Foley widow leads send-off for Irish rugby great
REACTION: Anthony Foley's widow Olive recalled the last time she spoke to her husband as she led the farewells to the late Munster and Ireland rugby legend on Friday.
Foley, a formidable No.8 who skippered Munster to the 2006 European Cup title and later became their head coach, was found dead in his Paris hotel room last Sunday hours before a European clash with Racing 92.
He died in his sleep aged 42 of a heart disorder, throwing the rugby world into grieving.
Thousands of friends, family, rugby stars and well-wishers gathered in the small Irish town of Killaloe for his funeral, where Olive - Foley's wife of 17 years - spoke from the altar of St Flannan's church after mass.
Flanked by their two young sons, Tony and Dan, she drew spontaneous rounds of applause from a rapt congregation. A large crowd also gathered outside, some sobbing.
"I'm going to make sure our boys will grow up decent, solid men, full of integrity and honesty, just like their dad," she said, recalling how her husband had "loved and adored" his sons.
With a dash of humour, Olive described how her husband - renowned as a man of few words - would call her "20 times a day even though he had nothing to say".
She remembered his last call, from Paris on the Saturday evening before he died, "never expecting it would be my last" and how they had made so many plans for their future together.
And she described how she and the family had brought his body home from France.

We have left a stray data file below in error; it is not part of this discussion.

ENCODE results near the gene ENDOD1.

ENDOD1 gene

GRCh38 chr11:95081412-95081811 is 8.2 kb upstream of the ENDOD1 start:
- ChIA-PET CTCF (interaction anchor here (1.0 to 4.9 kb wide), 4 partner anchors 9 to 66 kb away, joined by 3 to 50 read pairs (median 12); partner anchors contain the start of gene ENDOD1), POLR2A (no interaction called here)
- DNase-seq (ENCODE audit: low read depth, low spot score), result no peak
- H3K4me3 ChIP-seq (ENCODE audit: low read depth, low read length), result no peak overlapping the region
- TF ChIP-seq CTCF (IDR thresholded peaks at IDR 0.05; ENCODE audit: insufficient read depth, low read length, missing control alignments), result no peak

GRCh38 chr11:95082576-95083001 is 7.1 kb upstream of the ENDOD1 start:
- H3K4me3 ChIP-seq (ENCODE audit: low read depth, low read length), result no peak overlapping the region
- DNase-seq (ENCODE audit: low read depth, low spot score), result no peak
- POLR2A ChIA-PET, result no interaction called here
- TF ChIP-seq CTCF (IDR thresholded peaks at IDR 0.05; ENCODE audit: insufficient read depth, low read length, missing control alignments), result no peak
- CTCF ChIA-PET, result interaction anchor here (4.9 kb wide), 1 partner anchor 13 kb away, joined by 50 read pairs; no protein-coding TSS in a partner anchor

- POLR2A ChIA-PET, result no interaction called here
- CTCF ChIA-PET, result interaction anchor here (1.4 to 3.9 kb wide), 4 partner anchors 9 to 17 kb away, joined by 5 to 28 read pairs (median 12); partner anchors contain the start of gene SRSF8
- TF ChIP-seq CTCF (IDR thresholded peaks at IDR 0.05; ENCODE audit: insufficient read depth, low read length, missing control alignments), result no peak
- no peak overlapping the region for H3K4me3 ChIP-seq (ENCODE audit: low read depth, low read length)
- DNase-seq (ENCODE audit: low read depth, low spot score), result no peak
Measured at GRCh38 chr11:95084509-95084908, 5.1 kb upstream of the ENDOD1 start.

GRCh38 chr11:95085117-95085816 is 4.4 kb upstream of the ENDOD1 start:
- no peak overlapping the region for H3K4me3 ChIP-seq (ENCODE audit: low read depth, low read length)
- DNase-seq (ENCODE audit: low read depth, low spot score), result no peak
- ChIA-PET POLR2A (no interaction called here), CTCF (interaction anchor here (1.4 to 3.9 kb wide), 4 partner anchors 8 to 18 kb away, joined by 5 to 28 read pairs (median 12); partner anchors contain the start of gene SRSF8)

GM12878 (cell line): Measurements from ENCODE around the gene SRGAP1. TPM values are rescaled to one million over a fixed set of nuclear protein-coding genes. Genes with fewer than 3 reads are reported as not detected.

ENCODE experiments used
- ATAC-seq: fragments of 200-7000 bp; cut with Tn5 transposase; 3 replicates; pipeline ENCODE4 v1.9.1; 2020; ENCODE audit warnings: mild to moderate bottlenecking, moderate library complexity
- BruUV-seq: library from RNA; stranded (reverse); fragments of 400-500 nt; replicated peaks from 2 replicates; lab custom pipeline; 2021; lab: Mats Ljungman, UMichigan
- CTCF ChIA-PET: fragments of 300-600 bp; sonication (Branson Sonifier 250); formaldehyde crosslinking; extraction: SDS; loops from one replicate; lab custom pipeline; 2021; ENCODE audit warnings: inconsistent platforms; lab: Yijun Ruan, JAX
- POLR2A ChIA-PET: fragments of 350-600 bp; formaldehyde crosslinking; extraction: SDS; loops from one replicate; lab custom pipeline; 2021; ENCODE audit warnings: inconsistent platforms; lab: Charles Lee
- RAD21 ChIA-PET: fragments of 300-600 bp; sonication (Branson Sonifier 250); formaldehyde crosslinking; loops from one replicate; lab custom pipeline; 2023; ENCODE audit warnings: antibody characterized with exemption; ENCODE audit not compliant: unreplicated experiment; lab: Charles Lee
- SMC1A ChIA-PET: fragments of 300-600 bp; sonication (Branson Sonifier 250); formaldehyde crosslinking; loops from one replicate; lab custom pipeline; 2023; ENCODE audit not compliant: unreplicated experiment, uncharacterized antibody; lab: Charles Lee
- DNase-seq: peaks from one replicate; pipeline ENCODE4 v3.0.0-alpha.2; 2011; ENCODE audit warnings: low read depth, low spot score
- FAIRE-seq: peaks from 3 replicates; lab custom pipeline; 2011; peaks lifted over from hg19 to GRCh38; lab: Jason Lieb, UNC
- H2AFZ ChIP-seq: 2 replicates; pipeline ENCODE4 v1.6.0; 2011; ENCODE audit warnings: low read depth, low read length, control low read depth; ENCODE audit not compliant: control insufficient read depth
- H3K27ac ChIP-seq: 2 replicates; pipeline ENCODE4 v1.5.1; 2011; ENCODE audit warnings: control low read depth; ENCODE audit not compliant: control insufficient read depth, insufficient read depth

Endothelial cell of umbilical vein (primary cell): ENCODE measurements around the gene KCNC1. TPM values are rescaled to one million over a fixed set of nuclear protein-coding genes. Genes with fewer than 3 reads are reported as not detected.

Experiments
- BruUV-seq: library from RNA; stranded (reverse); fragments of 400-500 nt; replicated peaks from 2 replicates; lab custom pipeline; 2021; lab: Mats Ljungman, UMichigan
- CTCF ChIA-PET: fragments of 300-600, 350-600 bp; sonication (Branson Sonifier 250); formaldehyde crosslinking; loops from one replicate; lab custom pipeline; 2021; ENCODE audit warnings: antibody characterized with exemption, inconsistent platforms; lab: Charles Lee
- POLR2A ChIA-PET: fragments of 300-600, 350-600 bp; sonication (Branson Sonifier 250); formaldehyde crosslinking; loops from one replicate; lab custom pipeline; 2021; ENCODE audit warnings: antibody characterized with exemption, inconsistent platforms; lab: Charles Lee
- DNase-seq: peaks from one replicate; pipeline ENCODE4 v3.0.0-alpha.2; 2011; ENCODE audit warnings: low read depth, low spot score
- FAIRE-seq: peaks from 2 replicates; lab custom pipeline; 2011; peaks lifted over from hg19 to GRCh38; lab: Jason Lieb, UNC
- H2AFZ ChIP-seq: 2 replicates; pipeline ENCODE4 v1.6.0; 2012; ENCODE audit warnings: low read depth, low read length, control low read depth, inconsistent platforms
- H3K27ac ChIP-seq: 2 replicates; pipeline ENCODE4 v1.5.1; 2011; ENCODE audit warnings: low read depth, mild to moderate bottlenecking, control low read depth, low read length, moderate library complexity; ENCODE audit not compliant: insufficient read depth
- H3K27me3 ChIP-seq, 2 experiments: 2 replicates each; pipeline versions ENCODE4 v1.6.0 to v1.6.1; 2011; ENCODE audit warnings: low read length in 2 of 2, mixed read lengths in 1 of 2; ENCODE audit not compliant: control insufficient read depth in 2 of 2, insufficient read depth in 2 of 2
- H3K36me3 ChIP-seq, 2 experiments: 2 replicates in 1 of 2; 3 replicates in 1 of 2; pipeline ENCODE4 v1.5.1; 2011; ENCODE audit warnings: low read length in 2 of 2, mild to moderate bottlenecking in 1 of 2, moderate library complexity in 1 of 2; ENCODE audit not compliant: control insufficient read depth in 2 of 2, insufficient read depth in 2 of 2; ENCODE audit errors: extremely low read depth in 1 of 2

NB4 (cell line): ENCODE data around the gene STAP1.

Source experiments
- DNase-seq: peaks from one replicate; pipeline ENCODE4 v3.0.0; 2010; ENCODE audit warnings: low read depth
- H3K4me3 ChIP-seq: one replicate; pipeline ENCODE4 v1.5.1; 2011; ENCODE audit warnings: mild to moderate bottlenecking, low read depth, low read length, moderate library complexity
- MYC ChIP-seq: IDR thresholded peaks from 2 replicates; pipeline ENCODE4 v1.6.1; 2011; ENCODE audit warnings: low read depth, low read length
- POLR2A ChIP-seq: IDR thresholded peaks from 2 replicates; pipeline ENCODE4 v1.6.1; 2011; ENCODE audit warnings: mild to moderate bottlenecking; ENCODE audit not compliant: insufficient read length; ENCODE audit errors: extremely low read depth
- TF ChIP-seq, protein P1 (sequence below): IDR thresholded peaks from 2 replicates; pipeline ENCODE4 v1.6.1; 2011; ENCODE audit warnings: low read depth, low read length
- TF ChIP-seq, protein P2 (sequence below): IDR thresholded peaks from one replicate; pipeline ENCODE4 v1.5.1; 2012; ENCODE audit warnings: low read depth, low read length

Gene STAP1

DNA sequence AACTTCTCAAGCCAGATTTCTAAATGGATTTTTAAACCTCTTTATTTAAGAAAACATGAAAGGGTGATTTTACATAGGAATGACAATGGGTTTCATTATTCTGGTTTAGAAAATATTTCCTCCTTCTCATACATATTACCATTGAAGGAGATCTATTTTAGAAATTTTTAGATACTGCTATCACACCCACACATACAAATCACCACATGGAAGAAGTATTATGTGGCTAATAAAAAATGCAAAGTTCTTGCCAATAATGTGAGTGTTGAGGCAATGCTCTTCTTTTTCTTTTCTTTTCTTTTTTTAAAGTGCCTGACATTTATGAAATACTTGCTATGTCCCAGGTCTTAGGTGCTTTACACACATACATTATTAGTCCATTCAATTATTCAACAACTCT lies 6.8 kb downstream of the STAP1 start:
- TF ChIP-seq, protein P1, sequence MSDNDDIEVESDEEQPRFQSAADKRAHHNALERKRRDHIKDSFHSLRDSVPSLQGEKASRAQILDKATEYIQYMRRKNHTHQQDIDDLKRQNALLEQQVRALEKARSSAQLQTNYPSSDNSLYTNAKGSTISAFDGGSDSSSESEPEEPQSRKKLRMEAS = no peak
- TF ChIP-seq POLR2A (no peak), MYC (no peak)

"I said a prayer on the way over, 'Please, Jesus, let him have shaved!" she said, drawing laughs from mourners.
Afterwards, Munster captain Peter O'Mahony and former skipper Keith Woods were among those who carried Foley's coffin to a graveyard.
Crowds lining the streets for the short, final journey to the graveyard applauded. Others cried.
In Foley's favourite watering hole, Reddan's pub, in Killaloe'’s main street, final preparations were being made for a very busy evening.
Foley's jerseys from Munster and Ireland line the walls there.
"These are all original, no replicas here," owner Pat Reddan told AFP.
"This place will be jammed tonight but you would like to be making your money in another way."
The talk soon turned to Saturday's encounter with Glasgow at Thomond Park, with Munster supporters wondering how players who experienced the emotion of the day could possibly focus on a match less than 24 hours away.
But if Munster do lose, as one man put it: "In the grand scheme of things, it doesn't really matter."